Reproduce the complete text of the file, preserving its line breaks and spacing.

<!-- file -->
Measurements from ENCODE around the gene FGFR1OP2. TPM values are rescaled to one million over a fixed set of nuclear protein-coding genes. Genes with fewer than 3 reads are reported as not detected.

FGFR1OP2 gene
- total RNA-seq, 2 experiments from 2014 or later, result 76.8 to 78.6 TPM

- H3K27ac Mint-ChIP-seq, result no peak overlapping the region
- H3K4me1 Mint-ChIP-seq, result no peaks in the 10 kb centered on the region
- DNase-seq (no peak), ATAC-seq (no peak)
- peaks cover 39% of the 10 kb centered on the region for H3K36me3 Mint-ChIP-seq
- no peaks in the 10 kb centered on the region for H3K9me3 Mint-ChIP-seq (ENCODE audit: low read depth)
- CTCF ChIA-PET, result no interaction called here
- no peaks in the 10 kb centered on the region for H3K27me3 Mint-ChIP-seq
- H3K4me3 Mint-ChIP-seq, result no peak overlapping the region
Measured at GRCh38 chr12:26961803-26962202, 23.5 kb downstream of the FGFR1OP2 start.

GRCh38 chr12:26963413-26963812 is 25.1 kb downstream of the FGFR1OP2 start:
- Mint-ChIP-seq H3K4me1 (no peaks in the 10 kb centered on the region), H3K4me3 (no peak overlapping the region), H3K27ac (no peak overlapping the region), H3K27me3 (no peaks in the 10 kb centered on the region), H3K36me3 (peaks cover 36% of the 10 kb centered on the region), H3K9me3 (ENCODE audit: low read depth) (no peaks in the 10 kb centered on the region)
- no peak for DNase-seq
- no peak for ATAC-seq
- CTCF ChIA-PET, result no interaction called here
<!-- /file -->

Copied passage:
Measurements from ENCODE around the gene FGFR1OP2. TPM values are rescaled to one million over a fixed set of nuclear protein-coding genes. Genes with fewer than 3 reads are reported as not detected.

FGFR1OP2 gene
- total RNA-seq, 2 experiments from 2014 or later, result 76.8 to 78.6 TPM

- H3K27ac Mint-ChIP-seq, result no peak overlapping the region
- H3K4me1 Mint-ChIP-seq, result no peaks in the 10 kb centered on the region
- DNase-seq (no peak), ATAC-seq (no peak)
- peaks cover 39% of the 10 kb centered on the region for H3K36me3 Mint-ChIP-seq
- no peaks in the 10 kb centered on the region for H3K9me3 Mint-ChIP-seq (ENCODE audit: low read depth)
- CTCF ChIA-PET, result no interaction called here
- no peaks in the 10 kb centered on the region for H3K27me3 Mint-ChIP-seq
- H3K4me3 Mint-ChIP-seq, result no peak overlapping the region
Measured at GRCh38 chr12:26961803-26962202, 23.5 kb downstream of the FGFR1OP2 start.

GRCh38 chr12:26963413-26963812 is 25.1 kb downstream of the FGFR1OP2 start:
- Mint-ChIP-seq H3K4me1 (no peaks in the 10 kb centered on the region), H3K4me3 (no peak overlapping the region), H3K27ac (no peak overlapping the region), H3K27me3 (no peaks in the 10 kb centered on the region), H3K36me3 (peaks cover 36% of the 10 kb centered on the region), H3K9me3 (ENCODE audit: low read depth) (no peaks in the 10 kb centered on the region)
- no peak for DNase-seq
- no peak for ATAC-seq
- CTCF ChIA-PET, result no interaction called here